Krishna in Tehran to revive old ties

Krishna in Tehran to revive old ties

SMK plans to cash in on Mottakis Blore connection

Krishna is here to represent India in the G-15 summit on Monday. But what New Delhi is eagerly looking forward to is his meeting with Iranian Foreign Minister on the sidelines of the summit.

The External Affairs Minister is expected to use his personal rapport with Mottaki, who has a bachelor’s degree in social science from Bangalore University, to “clarify further” India’s position on Iran’s controversial nuclear programme and mend the bilateral relations that were hit after New Delhi’s pro-Washington stand in the International Atomic Energy Association (IAEA) in 2005 and 2006 upset Tehran.

India voted against Iran in the IAEA at a time when it was desperately pushing for the nuclear deal with the US. Tehran perceived it as “an act of betrayal” by New Delhi.
Krishna is likely to convey to Mottaki India’s current stand on the nuclear programme of Iran and the US-sponsored move to impose sanctions on the country: That New Delhi does not favour any nuclear weapon ambition of Tehran, but also believes that Iran, being a signatory of the Nuclear Non-Proliferation Treaty or NPT, has all the rights like other nations that signed the treaty to peaceful use of atomic energy. And that India is opposed to sanctions on Iran. Prime Minister Manmohan Singh himself articulated India’s latest stand after his meeting with US President Barack Obama in Washington last month.

Mottaki had met Krishna in New Delhi last November, when they developed an excellent rapport, with Mottaki recalling his days in Bangalore and Krishna hosting for him a lunch with masala dosa, dahi vada and Mysore pak on the menu.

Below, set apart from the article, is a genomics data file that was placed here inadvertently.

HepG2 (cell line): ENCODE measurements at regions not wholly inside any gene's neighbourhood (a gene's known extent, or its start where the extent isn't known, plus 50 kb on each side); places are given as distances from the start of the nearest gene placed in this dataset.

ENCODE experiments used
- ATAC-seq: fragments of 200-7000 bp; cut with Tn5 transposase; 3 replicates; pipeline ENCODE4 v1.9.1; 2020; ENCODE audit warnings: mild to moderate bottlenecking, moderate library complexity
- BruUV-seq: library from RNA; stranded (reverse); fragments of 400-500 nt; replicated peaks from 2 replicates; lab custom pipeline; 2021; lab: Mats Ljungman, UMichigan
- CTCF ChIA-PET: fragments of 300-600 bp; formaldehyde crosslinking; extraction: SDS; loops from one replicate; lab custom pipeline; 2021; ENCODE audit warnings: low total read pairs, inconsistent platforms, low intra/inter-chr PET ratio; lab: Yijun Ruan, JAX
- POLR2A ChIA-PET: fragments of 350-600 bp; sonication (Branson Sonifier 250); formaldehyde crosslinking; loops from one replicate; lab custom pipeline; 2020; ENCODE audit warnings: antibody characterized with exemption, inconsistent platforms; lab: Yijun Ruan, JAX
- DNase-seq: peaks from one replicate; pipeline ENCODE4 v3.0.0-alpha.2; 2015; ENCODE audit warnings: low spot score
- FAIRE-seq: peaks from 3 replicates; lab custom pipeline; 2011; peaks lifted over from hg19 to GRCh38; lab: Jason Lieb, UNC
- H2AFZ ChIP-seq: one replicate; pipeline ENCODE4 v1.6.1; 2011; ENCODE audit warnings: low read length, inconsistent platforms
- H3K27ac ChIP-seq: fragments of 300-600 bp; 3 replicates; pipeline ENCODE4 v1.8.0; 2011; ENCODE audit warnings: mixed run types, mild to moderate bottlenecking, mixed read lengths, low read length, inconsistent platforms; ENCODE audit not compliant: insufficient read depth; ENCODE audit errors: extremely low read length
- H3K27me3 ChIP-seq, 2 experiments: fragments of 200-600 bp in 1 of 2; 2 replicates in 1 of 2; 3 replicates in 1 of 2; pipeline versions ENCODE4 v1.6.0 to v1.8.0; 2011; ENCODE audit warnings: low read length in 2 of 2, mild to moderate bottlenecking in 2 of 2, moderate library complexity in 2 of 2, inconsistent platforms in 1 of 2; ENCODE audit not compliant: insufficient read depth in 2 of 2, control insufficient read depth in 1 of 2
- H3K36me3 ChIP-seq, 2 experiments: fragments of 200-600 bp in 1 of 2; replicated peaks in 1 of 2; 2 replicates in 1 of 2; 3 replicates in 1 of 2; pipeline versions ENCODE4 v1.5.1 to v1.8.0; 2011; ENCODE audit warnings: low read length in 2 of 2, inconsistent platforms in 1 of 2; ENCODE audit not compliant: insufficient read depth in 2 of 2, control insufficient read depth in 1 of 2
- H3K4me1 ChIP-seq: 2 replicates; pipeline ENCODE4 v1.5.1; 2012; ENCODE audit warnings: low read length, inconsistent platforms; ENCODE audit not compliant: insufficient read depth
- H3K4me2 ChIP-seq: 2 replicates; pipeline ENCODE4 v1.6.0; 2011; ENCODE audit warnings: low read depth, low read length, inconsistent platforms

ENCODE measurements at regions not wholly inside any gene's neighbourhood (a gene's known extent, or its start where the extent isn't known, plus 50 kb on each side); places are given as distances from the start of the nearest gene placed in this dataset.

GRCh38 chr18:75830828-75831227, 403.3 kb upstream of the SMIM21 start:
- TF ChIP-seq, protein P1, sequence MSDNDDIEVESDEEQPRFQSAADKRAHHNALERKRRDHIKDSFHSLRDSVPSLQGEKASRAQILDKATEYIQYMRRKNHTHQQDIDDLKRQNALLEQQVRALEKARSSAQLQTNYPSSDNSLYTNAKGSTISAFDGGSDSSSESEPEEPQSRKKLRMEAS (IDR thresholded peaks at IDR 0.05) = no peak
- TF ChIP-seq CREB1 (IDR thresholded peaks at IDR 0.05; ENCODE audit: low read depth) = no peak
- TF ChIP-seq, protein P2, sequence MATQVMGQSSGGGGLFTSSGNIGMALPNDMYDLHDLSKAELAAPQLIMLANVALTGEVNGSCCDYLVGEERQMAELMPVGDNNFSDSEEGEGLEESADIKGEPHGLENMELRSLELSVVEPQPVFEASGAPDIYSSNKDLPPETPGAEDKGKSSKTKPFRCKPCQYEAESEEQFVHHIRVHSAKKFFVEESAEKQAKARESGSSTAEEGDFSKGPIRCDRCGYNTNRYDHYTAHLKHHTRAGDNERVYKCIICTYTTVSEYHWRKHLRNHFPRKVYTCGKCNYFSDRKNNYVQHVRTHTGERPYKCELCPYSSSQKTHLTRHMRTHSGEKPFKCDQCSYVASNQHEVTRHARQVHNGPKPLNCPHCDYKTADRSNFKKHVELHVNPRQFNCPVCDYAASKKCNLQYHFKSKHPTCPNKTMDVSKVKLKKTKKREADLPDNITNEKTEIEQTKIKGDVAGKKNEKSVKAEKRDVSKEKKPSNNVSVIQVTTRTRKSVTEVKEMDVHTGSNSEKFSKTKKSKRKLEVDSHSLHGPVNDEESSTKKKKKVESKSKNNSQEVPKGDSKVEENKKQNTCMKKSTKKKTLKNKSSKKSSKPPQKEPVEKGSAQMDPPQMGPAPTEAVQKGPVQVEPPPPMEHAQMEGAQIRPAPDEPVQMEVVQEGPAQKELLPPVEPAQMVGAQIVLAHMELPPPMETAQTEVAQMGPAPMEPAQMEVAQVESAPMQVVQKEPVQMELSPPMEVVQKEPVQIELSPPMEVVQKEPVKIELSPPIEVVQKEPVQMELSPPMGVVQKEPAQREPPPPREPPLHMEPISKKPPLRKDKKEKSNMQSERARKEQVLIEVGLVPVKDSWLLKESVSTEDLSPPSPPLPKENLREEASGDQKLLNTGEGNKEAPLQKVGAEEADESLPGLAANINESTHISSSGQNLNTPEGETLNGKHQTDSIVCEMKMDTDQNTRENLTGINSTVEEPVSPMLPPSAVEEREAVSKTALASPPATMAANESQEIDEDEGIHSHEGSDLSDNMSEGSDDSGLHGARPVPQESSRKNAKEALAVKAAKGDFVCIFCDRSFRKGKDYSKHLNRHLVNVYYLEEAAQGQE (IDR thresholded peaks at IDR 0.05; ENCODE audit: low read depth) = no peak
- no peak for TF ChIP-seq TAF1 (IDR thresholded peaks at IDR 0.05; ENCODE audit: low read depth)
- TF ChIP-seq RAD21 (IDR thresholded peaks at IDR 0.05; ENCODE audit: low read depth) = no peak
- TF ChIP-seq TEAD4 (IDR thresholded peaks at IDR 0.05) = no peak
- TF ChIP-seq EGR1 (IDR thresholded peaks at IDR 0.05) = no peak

Though New Delhi had again voted against Tehran in the IAEA just a few days after Mottaki’s visit, it had also started subtly changing its stand on Iran. What prompted New Delhi to give a relook to its stand is the Obama Administration’s new policy on Afghanistan that apparently sidelined New Delhi, tilting towards Pakistan.

Uncomfortable with Washington’s Af-Pak policy, India has over the past few months been trying to seek Iran’s support to its own role in Afghanistan. Krishna is likely to convey to Mottaki that New Delhi would also like to see Tehran in a bigger role in Afghanistan.

Though Iran, unlike India, wants the US-led International Security Assistance Force to withdraw from Afghanistan soon, Tehran shares New Delhi’s opposition to the US move for reconciliation with so-called ‘good Taliban’. “We belong to the same region and have similar perceptions on regional issues,” the External Affairs Minister told journalists here.
Strengthening energy ties, the proposed Iran-Pakistan-India pipeline and economic cooperation tops the agenda for Krishna-Mottaki meet.